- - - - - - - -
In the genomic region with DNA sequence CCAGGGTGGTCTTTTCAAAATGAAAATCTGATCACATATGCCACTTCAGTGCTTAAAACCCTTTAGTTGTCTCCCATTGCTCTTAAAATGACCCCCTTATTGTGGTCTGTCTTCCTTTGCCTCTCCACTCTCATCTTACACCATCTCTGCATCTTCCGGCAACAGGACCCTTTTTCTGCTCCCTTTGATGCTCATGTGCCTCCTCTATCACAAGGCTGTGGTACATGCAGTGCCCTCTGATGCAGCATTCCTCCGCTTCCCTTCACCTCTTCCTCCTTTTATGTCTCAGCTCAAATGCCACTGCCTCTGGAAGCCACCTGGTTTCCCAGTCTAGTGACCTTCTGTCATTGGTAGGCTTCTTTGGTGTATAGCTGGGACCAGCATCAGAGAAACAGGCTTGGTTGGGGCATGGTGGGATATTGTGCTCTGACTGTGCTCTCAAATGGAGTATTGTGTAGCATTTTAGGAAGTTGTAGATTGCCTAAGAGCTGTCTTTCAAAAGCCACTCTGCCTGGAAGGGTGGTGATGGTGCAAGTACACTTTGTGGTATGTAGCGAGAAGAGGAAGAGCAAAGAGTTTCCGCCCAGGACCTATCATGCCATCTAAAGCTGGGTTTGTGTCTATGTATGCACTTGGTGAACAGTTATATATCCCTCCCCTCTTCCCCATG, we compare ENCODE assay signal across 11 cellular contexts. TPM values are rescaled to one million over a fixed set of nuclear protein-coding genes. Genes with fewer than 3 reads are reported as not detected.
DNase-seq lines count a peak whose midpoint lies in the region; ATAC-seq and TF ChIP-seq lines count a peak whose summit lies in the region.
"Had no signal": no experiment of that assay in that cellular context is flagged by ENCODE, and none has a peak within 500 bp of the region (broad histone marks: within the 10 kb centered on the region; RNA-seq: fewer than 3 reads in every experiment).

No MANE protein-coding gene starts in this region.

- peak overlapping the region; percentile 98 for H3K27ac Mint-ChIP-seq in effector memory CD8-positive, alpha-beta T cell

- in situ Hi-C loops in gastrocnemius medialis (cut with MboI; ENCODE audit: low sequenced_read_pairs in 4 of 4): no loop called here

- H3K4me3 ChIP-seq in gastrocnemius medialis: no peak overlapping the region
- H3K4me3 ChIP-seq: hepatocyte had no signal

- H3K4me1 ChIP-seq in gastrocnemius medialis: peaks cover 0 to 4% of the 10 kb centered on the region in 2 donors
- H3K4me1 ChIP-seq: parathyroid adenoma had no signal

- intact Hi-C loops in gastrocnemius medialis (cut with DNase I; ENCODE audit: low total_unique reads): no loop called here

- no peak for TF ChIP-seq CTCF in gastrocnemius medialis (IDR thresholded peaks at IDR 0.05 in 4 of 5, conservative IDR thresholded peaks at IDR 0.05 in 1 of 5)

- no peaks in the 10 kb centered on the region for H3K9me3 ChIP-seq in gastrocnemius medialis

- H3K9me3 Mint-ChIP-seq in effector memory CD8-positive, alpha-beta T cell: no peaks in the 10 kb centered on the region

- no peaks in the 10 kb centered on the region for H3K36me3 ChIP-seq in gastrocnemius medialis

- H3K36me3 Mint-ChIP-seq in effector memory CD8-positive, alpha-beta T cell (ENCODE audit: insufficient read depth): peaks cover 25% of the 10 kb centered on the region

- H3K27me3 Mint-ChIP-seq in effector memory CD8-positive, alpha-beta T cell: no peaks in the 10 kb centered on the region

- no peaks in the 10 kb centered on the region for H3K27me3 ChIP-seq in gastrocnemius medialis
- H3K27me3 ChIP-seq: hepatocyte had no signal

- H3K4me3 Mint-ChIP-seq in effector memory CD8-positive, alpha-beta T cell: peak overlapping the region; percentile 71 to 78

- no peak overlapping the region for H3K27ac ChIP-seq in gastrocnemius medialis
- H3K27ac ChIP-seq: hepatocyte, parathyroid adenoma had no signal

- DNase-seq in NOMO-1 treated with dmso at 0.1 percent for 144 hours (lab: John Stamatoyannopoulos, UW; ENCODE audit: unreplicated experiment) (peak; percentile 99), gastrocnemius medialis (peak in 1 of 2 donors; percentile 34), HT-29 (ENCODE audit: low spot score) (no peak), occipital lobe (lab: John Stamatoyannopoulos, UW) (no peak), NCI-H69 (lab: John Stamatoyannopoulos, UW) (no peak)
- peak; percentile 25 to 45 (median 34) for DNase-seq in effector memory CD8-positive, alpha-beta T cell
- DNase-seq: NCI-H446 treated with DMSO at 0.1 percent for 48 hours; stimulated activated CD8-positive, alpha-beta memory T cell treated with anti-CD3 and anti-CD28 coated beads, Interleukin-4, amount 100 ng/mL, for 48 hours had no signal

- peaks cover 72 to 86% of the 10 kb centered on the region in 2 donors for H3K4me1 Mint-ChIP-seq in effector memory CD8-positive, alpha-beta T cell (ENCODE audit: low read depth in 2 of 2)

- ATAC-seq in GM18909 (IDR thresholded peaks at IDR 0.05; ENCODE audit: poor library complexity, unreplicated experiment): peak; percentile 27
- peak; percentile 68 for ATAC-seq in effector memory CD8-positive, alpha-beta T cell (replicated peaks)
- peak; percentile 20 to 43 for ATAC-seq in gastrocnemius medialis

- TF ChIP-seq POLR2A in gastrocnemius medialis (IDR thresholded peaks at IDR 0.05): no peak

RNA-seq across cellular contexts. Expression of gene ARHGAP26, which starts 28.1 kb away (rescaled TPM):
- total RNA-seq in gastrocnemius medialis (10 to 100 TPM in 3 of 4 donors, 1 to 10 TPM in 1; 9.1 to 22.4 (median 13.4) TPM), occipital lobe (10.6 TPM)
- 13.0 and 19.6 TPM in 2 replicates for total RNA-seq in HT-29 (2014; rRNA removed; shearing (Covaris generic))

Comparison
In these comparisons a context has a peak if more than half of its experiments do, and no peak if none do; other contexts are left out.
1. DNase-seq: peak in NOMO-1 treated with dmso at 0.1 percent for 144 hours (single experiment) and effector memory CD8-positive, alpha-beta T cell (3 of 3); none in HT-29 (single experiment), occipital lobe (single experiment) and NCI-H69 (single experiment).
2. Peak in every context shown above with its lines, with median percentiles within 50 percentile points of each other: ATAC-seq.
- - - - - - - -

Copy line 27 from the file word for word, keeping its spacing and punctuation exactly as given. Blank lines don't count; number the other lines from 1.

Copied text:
- ATAC-seq in GM18909 (IDR thresholded peaks at IDR 0.05; ENCODE audit: poor library complexity, unreplicated experiment): peak; percentile 27